Forget the unadulterated luxury of Gulf carriers like Qatar Airways and Emirates who have trophy cabinets full of awards. For once, these airlines didn’t get a single mention at an aviation awards ceremony you probably haven’t heard of but should definitely pay attention to.
The great and the good of the aviation industry were in attendance at the swanky Sofitel hotel near Heathrow Airport, London on Wednesday for the CAPA Aviation Awards for Excellence. It was part of the larger Global Aviation Summit held by the Centre for Aviation (CAPA) – the organisation is the leading provider of independent aviation market intelligence and has been holding the awards since 2002.
But CAPA’s top accolade didn’t go to a Five Star airline or dominant legacy carrier – instead, it went to Nordic low-cost upstart, Norwegian Air Shuttle which was named Airline of the Year 2017. The judges said Norwegian was at the forefront of low-cost long-haul travel – disrupting traditional business models around the world.
“It’s an honour to collect the award for CAPA Airline of the Year on behalf of Norwegian,” said Norwegian’s chief executive, Bjørn Kjos. He continued: “In our fifteenth year, I’m proud to see Norwegian’s combination of affordable fares, fuel-efficient aircraft and high-quality service recognised by our industry peers.”
Norwegian established its long-haul operation using the state of the art Boeing 787 Dreamliner. The airline has 18 of the aircraft in its fleet and more are on order – they hope the 787’s fuel efficiency will make Norwegian’s low-cost strategy a success.
That same idea has been extended to the use of Boeing’s new 737-800MAX aircraft – a narrowbody aircraft with improved range capabilities. Norwegian is using the aircraft to open up previously underserved airports on transatlantic routes. A move that CAPA says is creating demand in new markets.
“Through a combination of new technology, regulatory change and applying innovative strategies, Norwegian has irreversibly reshaped the way airlines, low-cost and otherwise, look at their network opportunities,” explained CAPA’s executive chairman, Peter Harbison.
“The number of airports that fight for each additional aircraft that joins its fleet show the value of the Norwegian model to the aviation sector for short and long-haul flying.”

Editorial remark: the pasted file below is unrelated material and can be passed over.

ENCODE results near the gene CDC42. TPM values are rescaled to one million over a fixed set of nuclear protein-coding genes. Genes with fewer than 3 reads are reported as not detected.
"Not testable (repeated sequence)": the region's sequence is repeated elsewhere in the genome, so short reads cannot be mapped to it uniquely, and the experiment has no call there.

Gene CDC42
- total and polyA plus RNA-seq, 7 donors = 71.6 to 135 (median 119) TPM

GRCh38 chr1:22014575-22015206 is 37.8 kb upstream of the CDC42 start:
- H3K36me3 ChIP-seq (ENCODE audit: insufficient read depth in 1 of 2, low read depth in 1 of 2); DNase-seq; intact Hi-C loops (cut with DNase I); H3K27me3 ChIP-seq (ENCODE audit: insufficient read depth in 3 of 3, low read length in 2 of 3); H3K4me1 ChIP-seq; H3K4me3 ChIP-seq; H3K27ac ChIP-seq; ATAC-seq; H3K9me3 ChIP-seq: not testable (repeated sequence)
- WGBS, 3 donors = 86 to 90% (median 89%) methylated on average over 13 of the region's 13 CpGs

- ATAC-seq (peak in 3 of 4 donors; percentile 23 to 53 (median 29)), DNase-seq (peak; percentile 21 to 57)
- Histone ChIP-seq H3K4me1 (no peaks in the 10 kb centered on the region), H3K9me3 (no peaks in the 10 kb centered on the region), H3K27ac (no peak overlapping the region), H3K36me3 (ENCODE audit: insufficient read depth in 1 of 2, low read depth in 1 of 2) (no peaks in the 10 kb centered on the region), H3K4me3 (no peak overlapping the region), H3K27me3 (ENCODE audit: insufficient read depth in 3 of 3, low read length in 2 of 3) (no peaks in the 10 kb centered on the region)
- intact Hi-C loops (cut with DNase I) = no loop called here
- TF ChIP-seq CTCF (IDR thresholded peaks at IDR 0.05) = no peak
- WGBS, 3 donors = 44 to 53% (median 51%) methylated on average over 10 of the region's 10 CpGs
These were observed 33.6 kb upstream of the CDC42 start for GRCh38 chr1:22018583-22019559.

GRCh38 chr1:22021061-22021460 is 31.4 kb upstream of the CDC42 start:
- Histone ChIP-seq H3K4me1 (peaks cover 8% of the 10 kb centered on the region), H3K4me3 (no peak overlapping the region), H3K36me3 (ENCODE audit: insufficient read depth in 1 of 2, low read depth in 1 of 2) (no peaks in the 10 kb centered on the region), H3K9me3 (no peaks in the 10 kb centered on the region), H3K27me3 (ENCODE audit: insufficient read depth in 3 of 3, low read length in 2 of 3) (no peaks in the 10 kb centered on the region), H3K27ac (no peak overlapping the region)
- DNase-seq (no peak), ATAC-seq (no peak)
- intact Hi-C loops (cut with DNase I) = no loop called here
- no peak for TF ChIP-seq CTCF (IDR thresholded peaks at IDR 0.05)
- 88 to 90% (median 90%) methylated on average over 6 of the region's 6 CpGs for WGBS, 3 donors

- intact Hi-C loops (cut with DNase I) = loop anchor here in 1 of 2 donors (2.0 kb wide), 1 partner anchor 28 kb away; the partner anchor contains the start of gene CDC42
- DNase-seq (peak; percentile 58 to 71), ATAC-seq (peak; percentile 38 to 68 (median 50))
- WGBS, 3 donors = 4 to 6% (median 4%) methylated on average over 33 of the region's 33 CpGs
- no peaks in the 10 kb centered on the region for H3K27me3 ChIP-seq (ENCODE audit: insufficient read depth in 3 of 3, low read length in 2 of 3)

“The demand is there and hopefully profitability will follow”
Harbison hailed Norwegian’s development into a global airline and brand but cautioned: “The demand is there and hopefully profitability will follow.”
In recent months, Norwegian has been forced to deny rumours of an impending financial crisis. Kjos has already been involved in a public spat with Michael O’Leary, Ryanair’s chief executive over claims Norwegian was struggling to stay afloat. The airline has faced similar accusations, including from the chief executive of Qatar Airways.
And as Norwegian expands to 30 long-haul intercontinental routes including recent route launches to Argentina and Singapore, expect established players to start putting up a fight. International Airlines Group (IAG), the owner of British Airways and Iberia has already launched a competitor airline called LEVEL that operates from Barcelona, Spain.
At the CAPA Global Summit, Willie Walsh, IAG’s chief executive announced plans to grow LEVEL’s fleet to 30 aircraft by 2022. In a nod to concerns Norwegian has expanded its fleet and route network too quickly, Walsh highlighted the fact that LEVEL would grow “at a rate that is financially sustainable.”
Walsh was separately recongised at the CAPA awards, receiving the CAPA Legend Award for his “rare talent and people skills.” The judges said IAG’s strong performance owed much to Walsh’s “determination to stick to his goals” – including the turnaround of Spanish flag-carrier, Iberia.